If I for example went out in my car and somebody pulled up at a junction waiting

If I for example went out in my car and somebody pulled up at a junction waiting for me, do you think his life would be different later on because of the wait at the junction, thus altering the time to get to his destination and also the chain reaction of other people delaying or speeding up their journies? In other words, is everything meant to be, like the order of the universe? (Note you could have missed an important event by answering or not answering this question.)

From what we know, the answer would seem to be yes. The effects of small events like the one you describe will reverberate through our modern traffic, trade, and communications systems and will have a slight impact on the schedules of many people (probably excepting only those who die shortly after your drive). In many case, this impact will suffice to affect the DNA of future persons, which depends on which one of any man's 20 million functional sperm cells (per ejaculation) will get a role in reproduction.

As time goes on, you can be increasingly confident that, had you not taken your drive, none of the people who is in fact be born would have been born without it. A few years down the road, all newborn human beings, animals, etc., will owe their existence to your little outing. And these beings will be displacing a similar multitude of beings who would have been born then if you had not taken that drive.

From what we know, the answer would seem to be yes. The effects of small events like the one you describe will reverberate through our modern traffic, trade, and communications systems and will have a slight impact on the schedules of many people (probably excepting only those who die shortly after your drive). In many case, this impact will suffice to affect the DNA of future persons, which depends on which one of any man's 20 million functional sperm cells (per ejaculation) will get a role in reproduction. As time goes on, you can be increasingly confident that, had you not taken your drive, none of the people who is in fact be born would have been born without it. A few years down the road, all newborn human beings, animals, etc., will owe their existence to your little outing. And these beings will be displacing a similar multitude of beings who would have been born then if you had not taken that drive.

My question concerns existentialism and determinism. I understand that a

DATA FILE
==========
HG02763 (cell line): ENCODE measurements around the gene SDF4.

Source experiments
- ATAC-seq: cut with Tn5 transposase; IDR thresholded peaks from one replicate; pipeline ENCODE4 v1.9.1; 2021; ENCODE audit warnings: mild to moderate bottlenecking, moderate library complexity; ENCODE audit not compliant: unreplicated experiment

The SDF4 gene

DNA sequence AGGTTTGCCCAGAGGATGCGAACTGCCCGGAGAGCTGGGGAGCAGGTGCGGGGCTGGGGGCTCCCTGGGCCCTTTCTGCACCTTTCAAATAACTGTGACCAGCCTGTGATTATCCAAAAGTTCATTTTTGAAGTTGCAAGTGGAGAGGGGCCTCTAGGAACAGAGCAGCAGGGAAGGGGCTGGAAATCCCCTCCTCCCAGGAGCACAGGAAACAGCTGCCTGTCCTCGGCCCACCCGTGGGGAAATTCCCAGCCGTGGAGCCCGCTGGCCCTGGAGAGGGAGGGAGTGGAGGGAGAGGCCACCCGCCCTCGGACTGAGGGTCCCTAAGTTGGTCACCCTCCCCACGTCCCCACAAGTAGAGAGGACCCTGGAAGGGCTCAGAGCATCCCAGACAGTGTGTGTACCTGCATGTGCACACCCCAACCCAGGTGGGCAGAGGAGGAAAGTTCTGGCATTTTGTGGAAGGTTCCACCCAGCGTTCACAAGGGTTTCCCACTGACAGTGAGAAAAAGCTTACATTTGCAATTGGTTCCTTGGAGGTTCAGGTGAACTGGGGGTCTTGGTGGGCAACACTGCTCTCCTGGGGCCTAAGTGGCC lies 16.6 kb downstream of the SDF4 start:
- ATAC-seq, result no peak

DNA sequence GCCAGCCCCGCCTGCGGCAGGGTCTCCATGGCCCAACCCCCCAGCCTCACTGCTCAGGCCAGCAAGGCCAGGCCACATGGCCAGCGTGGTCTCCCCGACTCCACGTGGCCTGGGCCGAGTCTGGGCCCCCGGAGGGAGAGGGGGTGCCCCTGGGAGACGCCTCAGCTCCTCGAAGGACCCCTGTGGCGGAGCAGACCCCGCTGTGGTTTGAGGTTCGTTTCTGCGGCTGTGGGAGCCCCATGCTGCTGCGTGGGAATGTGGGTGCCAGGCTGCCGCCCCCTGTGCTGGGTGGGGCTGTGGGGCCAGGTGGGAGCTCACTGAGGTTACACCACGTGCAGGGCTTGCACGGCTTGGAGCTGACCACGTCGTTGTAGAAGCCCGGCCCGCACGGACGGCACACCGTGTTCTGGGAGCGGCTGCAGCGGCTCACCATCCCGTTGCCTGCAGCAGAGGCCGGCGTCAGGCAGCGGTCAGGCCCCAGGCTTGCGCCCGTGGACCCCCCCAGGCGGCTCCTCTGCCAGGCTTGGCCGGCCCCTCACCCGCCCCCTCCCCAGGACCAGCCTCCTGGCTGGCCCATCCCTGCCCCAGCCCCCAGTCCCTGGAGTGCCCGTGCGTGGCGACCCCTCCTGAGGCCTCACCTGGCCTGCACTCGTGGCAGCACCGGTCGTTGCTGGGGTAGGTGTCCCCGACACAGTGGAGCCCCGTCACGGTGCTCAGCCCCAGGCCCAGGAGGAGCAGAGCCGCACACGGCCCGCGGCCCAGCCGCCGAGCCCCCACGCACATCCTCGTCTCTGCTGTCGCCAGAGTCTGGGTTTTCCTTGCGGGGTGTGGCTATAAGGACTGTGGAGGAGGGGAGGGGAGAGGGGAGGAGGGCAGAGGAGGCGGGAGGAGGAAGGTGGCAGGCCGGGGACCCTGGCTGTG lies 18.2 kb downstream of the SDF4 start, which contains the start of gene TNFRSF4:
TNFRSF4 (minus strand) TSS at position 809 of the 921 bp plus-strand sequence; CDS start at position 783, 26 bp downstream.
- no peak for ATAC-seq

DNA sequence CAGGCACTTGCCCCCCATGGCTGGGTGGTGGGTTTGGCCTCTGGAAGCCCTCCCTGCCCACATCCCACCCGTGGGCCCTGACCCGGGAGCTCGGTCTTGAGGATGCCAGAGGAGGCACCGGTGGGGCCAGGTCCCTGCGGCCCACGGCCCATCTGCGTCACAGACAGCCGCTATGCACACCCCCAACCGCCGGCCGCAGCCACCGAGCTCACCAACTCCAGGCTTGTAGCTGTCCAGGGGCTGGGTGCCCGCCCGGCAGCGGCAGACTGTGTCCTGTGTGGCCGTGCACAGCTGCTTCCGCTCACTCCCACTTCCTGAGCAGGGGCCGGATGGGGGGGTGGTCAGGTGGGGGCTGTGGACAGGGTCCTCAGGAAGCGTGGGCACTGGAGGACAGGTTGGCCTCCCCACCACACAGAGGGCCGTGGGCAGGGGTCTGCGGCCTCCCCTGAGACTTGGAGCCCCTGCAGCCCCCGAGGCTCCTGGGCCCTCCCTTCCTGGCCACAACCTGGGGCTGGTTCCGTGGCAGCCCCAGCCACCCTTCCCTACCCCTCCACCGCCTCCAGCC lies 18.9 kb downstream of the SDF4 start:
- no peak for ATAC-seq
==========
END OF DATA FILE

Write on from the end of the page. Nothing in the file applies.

My question concerns existentialism and determinism. I understand that a "movement" like existentialism is very nebulous and diverse. Many of the thinkers given the name "existentialist" hold varying views on various subjects. But one theme, at least as I understand it, that runs through many existentialist works is the idea of freedom, Sartre's "condemned to be free" for example. From what I understand the sum of an individual is composed of their actions, we are what we do. As such we have a responsibility towards our actions. But I was wondering how some of the major existentialist thinkers would address determinism, specifically determinism based on scientific physical laws. It would seem that if this type of determinism were correct, it would undermine the existentialist view of freedom.

By emphasizing human freedom and responsibility, existentialists are not asserting a claim in physics -- such as "it is false that human beings are mechanisms fully determined pursuant to physical laws of nature."

Rather existentialists are making two different points. One is phenomenological. We are condemned to be free or forced to decide. You must decide whether to enlist in the army, whether to pull the trigger, and so on. Physical determinism, even if you could somehow know that it's true, could not take away this predicament of being forced to choose.

The other is a normative point about how we ought to think about our decisions and agency. I ought to take full responsibility for the effects of my decisions. And when there is the slightest doubt about the reach of these effects, I ought to assume that this reach is greater rather than smaller.

Existentialists urge this point retrospectively: I ought not to deflect responsibility by thinking/saying that things just happened ("I could not bring myself to act differently"). And they also, and especially, urge it prospectively: I must lead my life on the practical assumption that it is up to me to change the world, that the whole future of humankind is my responsibility.